- signs which do not satisfy the definition of a 'trademark';
- signs which consist exclusively of the shapes of goods resulting from the nature of the goods or which are necessary to bring about a technical result or give substantial value to the goods;
- marks which are contrary to public policy or to accepted principles of morality;
- marks that are deceptive as to their nature, quality or geographical origin;
- marks whose use is prohibited in Jamaica by law;
- marks applied for in bad faith;
- marks which disparage persons (living or dead), institutions or beliefs or which falsely suggest a connection with them;
- marks which are devoid of distinctive character;
- marks which consist exclusively of signs or indications which may serve in trade to designate the kind, quality, quantity, intended purpose, value, geographical origin or time of production of goods or provision of services or other characteristics of goods or services; and
- marks which consist exclusively of signs or indications which have become customary in current language or in good-faith and established trade practices.
The last three types of mark can be registered if they have acquired distinctiveness through use.
Previously, the registration of the Jamaica coat of arms, the national flag of Jamaica and other national symbols was prohibited. However, the Trademarks (Amendment) Act provides that a trademark consisting of or containing such an emblem may be registered if the registrar is satisfied that consent has been given by, or the mark is being used on behalf of the government.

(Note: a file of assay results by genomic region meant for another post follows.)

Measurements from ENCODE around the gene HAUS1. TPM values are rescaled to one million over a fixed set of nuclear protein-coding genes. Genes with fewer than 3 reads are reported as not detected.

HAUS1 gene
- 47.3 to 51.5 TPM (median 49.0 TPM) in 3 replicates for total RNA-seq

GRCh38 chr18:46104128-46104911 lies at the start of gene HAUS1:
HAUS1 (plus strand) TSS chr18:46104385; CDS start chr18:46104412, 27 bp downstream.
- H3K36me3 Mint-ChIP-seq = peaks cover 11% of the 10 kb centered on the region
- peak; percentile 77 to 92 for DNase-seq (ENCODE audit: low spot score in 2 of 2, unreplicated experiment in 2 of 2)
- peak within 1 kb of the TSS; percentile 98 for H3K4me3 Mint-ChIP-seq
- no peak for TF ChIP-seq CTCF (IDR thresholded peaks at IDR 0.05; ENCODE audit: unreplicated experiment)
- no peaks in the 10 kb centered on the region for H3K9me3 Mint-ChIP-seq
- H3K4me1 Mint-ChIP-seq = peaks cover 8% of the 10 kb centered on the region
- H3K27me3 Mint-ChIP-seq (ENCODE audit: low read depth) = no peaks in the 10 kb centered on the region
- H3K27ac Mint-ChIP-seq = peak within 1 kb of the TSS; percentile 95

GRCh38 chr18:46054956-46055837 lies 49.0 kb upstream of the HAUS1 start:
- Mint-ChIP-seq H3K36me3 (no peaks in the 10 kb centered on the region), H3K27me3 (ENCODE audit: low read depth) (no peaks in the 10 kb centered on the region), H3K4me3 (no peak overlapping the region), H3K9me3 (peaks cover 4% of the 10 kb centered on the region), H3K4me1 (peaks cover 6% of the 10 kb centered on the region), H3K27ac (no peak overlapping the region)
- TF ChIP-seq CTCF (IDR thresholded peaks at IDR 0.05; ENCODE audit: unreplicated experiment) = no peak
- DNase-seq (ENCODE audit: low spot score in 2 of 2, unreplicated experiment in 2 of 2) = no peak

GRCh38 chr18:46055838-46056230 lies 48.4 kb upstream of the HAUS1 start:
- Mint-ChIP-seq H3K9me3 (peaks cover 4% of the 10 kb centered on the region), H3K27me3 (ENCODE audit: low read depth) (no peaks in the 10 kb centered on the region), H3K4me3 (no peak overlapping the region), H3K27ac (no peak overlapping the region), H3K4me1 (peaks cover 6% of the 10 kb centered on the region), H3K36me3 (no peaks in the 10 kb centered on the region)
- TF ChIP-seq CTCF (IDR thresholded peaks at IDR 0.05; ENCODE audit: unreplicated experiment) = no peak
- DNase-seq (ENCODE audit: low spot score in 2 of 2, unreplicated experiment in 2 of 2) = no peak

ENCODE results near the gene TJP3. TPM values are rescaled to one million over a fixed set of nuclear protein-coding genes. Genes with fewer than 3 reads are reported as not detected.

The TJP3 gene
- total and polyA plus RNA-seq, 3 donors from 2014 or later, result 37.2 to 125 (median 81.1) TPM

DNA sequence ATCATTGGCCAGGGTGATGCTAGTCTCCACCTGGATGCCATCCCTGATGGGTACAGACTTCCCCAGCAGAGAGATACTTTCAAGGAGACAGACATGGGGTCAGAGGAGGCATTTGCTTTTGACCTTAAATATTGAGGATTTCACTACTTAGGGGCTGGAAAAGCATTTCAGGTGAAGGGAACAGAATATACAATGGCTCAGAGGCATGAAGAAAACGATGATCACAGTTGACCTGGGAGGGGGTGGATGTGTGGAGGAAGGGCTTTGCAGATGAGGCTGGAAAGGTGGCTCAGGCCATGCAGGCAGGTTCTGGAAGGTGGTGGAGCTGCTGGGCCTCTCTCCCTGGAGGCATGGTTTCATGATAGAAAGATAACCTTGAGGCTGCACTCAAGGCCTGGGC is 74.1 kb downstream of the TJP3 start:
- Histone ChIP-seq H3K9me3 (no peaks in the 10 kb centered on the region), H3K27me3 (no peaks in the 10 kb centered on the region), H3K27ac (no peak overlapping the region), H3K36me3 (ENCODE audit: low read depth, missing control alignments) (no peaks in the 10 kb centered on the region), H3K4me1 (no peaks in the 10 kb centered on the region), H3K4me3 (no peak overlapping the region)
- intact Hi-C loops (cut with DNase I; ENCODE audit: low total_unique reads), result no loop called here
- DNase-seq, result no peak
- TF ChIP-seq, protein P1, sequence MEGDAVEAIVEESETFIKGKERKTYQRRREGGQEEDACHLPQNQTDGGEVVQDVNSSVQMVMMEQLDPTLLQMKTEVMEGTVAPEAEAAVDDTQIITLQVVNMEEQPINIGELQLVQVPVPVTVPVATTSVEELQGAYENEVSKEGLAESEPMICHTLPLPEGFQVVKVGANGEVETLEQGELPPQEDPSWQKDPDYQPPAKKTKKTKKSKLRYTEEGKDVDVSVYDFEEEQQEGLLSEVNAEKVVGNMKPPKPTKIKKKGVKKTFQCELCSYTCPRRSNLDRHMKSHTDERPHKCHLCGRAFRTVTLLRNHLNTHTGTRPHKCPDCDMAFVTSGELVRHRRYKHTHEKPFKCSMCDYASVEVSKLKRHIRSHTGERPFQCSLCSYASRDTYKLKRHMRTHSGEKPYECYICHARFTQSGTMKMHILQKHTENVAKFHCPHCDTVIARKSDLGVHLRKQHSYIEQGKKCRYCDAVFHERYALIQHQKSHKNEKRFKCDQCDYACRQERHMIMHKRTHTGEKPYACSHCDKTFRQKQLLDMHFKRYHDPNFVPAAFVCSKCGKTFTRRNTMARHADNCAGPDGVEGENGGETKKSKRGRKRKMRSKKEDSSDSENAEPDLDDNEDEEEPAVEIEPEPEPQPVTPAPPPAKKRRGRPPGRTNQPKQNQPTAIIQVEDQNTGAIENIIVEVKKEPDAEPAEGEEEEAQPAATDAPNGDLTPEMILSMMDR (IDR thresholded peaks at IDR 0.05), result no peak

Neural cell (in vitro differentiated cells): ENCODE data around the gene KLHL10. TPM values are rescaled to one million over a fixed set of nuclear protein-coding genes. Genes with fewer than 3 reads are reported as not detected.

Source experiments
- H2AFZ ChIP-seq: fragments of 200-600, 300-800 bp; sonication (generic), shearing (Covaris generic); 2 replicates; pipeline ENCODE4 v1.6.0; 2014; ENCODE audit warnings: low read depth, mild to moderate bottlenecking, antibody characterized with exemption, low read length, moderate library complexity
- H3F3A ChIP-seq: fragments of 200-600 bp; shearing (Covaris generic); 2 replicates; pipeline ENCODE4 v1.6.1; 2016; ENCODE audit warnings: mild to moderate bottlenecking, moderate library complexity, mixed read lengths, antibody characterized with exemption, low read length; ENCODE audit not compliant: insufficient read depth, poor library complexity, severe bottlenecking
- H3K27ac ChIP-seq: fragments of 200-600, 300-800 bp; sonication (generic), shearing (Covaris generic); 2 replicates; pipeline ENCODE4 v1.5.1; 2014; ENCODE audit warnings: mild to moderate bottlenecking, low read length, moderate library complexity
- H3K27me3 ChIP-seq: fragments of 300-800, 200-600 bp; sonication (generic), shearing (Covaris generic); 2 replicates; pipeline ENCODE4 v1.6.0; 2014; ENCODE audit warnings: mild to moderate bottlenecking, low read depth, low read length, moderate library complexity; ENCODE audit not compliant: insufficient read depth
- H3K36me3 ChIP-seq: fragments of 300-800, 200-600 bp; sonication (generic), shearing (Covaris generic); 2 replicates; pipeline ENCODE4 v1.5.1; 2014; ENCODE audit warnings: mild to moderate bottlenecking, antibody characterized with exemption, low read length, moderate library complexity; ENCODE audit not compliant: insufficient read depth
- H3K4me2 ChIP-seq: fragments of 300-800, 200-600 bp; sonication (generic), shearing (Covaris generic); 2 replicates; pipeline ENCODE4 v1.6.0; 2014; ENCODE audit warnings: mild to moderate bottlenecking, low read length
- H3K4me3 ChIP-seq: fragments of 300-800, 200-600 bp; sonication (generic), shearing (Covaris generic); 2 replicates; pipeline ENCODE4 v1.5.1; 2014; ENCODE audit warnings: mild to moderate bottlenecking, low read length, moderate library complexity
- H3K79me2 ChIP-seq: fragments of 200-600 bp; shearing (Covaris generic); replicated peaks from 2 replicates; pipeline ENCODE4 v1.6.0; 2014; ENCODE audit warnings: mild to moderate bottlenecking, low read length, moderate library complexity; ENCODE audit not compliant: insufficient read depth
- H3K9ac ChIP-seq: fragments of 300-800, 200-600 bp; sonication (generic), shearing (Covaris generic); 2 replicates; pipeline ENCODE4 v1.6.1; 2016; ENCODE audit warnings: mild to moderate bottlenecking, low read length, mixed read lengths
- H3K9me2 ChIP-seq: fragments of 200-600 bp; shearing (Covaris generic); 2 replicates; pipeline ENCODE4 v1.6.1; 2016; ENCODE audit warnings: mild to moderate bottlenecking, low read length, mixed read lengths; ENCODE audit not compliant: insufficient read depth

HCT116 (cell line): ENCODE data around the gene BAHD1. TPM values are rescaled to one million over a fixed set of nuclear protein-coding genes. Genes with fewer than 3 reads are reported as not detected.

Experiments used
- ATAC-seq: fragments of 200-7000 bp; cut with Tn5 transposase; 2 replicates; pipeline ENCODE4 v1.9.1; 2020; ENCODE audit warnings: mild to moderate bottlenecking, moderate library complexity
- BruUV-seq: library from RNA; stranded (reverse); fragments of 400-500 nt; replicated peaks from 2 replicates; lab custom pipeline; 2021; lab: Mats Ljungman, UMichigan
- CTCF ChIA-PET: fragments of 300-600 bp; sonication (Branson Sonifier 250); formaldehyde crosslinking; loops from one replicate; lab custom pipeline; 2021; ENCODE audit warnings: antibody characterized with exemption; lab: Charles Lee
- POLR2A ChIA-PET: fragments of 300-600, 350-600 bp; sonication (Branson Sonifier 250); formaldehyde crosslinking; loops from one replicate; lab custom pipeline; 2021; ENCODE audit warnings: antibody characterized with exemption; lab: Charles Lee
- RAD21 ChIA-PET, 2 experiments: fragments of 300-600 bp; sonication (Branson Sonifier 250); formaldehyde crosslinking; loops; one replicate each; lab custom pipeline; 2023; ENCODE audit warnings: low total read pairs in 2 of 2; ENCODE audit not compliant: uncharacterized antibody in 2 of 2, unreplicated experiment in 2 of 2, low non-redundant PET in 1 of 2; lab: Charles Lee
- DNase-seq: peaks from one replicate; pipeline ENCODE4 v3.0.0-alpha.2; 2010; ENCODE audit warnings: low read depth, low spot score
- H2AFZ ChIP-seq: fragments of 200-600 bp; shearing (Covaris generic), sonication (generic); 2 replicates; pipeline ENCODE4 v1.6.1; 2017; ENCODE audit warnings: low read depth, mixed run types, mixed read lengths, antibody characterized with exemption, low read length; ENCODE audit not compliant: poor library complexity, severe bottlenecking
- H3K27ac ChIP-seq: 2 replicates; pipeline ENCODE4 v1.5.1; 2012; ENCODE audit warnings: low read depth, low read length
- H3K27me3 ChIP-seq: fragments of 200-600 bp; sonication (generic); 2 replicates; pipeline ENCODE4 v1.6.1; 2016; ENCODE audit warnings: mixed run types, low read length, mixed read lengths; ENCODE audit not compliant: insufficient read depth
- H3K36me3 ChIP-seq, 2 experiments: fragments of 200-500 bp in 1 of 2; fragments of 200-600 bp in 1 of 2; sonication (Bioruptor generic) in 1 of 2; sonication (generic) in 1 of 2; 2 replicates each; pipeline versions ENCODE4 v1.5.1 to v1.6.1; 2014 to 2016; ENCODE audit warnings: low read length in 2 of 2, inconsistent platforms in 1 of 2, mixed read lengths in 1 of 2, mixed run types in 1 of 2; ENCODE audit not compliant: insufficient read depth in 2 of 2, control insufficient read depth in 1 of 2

The registrar of industrial property examines whether a trademark application satisfies the requirements of the Trademarks Act and the Trademarks Rules, and conducts a search of earlier trademarks which may be identical or similar to the applied-for mark in order to determine whether the mark should be refused based on the relative grounds for refusal outlined in Section 13 of the act.
If it appears to the registrar that, by virtue of any absolute or relative grounds for refusal, the requirements for registration have not yet been met, the applicant is informed and has three months from the date of notification to respond. If the applicant does not overcome the registrar's objections or fails to respond by the deadline, the registrar can to refuse the application.
Once the registrar deems that the requirements have been met, a notice of acceptance is sent to the applicant directing it to pay the publication fees within two months of the date of the notice. Upon payment of the fees, the registrar must publish the application in the Trademarks Journal. If the fees are not paid, the application is abandoned or deemed to be withdrawn.
Upon publication, any person may raise an opposition to a trademark application based on absolute or relative grounds. Rule 12 of the rules outlines the opposition procedures.
Oppositions must be made within two months of the date of publication of a trademark application. Previously, the applicant had a non-extendable period of two months from the date of receipt of a notice and grounds of opposition within which to file a counterstatement. Under the Trademarks (Amendment) Act, the parties can now agree to a further two months, known as the 'cooling-off period', for filing of the counterstatement, in order to facilitate settlement.